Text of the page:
2. I agree to the post above. Being a TA of the first fb group, I indeed feel this is a useful group for me. It continues to help me maintain contact with students of the class. Also, sometimes, when I find some relevant stuff relating to that class, which could be useful for those pursuing further education in that area, then I post it there. The greatest advantage is that since such a group is already in existence, I don’t need to look for a place where to post such reference materials. And this is just another benefit besides those mentioned in the post above.

  3. RAjiv Mahto says:

    D’aacord. It’s completely on the indidvidual, how well does s/he uses a resource/service.
    I use it for a language skill course. For similar purposes. my classes require a prior engagement, and I circulate the topic zones/links through facebook. And so far nobody complained of not being informed.
    I think we should go to their comfort zones, to communicate at least.

    Rajiv Mahto
    HuSS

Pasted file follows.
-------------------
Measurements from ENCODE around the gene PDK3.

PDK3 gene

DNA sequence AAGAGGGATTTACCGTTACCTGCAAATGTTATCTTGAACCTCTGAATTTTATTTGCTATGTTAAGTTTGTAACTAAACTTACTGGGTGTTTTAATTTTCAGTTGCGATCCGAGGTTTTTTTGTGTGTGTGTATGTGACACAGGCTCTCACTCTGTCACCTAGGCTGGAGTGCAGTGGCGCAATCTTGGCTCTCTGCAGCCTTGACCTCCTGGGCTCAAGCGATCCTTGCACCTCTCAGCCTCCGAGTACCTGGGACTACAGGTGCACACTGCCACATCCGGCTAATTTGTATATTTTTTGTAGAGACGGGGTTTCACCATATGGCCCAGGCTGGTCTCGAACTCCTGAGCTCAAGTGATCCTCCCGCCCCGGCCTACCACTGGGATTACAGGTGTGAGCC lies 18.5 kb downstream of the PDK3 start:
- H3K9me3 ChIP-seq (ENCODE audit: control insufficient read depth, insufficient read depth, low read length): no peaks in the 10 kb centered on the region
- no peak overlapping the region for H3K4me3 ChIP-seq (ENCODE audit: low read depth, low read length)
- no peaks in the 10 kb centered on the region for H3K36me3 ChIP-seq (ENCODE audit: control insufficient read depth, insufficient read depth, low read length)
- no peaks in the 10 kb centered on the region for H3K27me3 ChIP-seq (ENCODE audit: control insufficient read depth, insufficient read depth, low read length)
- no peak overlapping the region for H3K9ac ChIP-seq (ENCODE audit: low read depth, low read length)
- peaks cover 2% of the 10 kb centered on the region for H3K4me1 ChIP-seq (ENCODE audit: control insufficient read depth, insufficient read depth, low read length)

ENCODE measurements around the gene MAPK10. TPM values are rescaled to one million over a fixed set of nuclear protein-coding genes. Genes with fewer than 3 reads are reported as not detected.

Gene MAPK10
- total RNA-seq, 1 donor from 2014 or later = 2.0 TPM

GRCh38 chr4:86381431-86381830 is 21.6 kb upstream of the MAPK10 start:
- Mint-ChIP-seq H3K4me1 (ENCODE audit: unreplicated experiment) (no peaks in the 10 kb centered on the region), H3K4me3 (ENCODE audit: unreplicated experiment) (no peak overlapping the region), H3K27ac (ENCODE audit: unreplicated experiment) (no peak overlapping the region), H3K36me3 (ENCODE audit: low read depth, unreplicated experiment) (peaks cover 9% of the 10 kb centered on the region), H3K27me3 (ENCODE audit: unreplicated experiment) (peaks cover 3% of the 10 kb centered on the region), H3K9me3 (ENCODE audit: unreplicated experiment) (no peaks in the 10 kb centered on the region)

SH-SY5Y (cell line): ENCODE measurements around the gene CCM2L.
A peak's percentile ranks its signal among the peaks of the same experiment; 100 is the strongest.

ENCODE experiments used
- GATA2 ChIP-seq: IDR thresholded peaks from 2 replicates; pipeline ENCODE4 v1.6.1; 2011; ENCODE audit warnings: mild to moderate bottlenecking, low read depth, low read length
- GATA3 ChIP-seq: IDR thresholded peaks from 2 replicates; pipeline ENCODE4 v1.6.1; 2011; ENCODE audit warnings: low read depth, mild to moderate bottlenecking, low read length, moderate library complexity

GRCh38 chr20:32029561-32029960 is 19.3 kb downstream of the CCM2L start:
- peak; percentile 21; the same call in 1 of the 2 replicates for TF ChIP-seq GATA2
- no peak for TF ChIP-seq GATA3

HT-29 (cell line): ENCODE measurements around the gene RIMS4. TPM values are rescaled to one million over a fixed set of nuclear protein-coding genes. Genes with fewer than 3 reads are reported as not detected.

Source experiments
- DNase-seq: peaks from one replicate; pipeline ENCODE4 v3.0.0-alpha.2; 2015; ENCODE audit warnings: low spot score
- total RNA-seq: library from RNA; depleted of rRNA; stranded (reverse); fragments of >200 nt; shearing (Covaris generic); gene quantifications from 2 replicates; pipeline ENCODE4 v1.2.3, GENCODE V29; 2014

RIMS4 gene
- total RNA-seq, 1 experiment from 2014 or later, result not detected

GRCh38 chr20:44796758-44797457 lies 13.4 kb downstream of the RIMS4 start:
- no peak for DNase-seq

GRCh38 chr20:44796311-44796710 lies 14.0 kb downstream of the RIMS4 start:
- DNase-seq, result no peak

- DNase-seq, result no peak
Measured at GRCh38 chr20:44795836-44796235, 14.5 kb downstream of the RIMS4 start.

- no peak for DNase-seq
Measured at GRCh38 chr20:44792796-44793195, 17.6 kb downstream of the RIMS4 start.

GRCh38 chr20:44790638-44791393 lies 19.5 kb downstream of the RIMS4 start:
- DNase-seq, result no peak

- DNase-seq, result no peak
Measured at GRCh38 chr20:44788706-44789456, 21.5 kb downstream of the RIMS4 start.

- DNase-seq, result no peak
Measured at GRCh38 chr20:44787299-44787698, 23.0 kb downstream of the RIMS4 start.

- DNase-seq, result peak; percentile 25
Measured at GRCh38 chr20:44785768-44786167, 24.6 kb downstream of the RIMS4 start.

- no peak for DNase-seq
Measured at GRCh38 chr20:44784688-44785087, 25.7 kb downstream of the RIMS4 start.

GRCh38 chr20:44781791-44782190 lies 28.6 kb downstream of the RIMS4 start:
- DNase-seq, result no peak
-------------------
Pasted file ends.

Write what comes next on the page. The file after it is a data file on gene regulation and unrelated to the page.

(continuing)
4. I have more than 500 students as my friends in facebook..🙂 Thats partially because I am a photographer, and though in a different way photography has become a way of my life. Interactions with my students in facebook are more informal – but I think that is equally an important part of life. In fact when I recently edited the issue of Creativita, the annual magazine from Textile, I personally contacted all of my ex-students through facebook… and let me say, they have contributed so well with their creative merits.. and this issue has reached a new dimension altogether, to be honest. I do not believe that interactions should be restricted only to academic domain [though as your blog says, and as I have experienced, it can be quite enriching in academic pursuits as well].. but rather if faculties share their philosophies, their learning experiences, their thoughts from time to time.. it would be great. Its also a great feel when we look into how tenderly this generation can think [i am part of group like NSS, sustainable ventures,IITD, nature lovers IITD and it has been such a fulfilling experience], I must commend you for one reason Professor Jagadesh. You are one of the few persons who happen to be so candid in sharing what you have learnt – a rich amalgam of your thoughts, experience and bringing out the crux of what other people have understood.. that is perhaps the epitome of real education. We all have a responsibility to share things which we believe we should. We know what along with the good, the so called “University education” has also left behind.. As Theodore Roosevelt had once said “A man who has never gone to school may steal from a freight car; but if he has a university education, he may steal the whole railroad”.